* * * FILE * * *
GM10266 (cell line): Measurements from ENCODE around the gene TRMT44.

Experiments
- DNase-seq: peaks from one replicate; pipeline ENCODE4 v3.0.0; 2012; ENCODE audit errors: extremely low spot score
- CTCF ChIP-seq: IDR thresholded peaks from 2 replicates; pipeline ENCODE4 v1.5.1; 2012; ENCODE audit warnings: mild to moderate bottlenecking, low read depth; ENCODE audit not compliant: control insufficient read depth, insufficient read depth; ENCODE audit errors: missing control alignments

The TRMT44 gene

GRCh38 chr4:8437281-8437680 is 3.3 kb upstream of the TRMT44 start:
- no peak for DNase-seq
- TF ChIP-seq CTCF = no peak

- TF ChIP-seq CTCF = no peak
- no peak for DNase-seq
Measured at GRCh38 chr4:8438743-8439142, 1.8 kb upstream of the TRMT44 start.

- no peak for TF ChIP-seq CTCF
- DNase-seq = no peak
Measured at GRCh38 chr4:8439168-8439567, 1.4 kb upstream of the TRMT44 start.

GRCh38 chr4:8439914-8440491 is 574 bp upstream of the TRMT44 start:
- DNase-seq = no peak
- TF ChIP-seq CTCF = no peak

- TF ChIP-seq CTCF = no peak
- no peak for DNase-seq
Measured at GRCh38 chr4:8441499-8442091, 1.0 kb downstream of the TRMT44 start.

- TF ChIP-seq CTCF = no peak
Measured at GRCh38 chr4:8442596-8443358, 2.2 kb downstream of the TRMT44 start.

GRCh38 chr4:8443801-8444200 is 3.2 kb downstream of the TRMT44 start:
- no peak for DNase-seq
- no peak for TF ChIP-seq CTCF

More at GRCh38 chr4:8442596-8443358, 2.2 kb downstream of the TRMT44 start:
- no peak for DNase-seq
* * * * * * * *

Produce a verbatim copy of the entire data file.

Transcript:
GM10266 (cell line): Measurements from ENCODE around the gene TRMT44.

Experiments
- DNase-seq: peaks from one replicate; pipeline ENCODE4 v3.0.0; 2012; ENCODE audit errors: extremely low spot score
- CTCF ChIP-seq: IDR thresholded peaks from 2 replicates; pipeline ENCODE4 v1.5.1; 2012; ENCODE audit warnings: mild to moderate bottlenecking, low read depth; ENCODE audit not compliant: control insufficient read depth, insufficient read depth; ENCODE audit errors: missing control alignments

The TRMT44 gene

GRCh38 chr4:8437281-8437680 is 3.3 kb upstream of the TRMT44 start:
- no peak for DNase-seq
- TF ChIP-seq CTCF = no peak

- TF ChIP-seq CTCF = no peak
- no peak for DNase-seq
Measured at GRCh38 chr4:8438743-8439142, 1.8 kb upstream of the TRMT44 start.

- no peak for TF ChIP-seq CTCF
- DNase-seq = no peak
Measured at GRCh38 chr4:8439168-8439567, 1.4 kb upstream of the TRMT44 start.

GRCh38 chr4:8439914-8440491 is 574 bp upstream of the TRMT44 start:
- DNase-seq = no peak
- TF ChIP-seq CTCF = no peak

- TF ChIP-seq CTCF = no peak
- no peak for DNase-seq
Measured at GRCh38 chr4:8441499-8442091, 1.0 kb downstream of the TRMT44 start.

- TF ChIP-seq CTCF = no peak
Measured at GRCh38 chr4:8442596-8443358, 2.2 kb downstream of the TRMT44 start.

GRCh38 chr4:8443801-8444200 is 3.2 kb downstream of the TRMT44 start:
- no peak for DNase-seq
- no peak for TF ChIP-seq CTCF

More at GRCh38 chr4:8442596-8443358, 2.2 kb downstream of the TRMT44 start:
- no peak for DNase-seq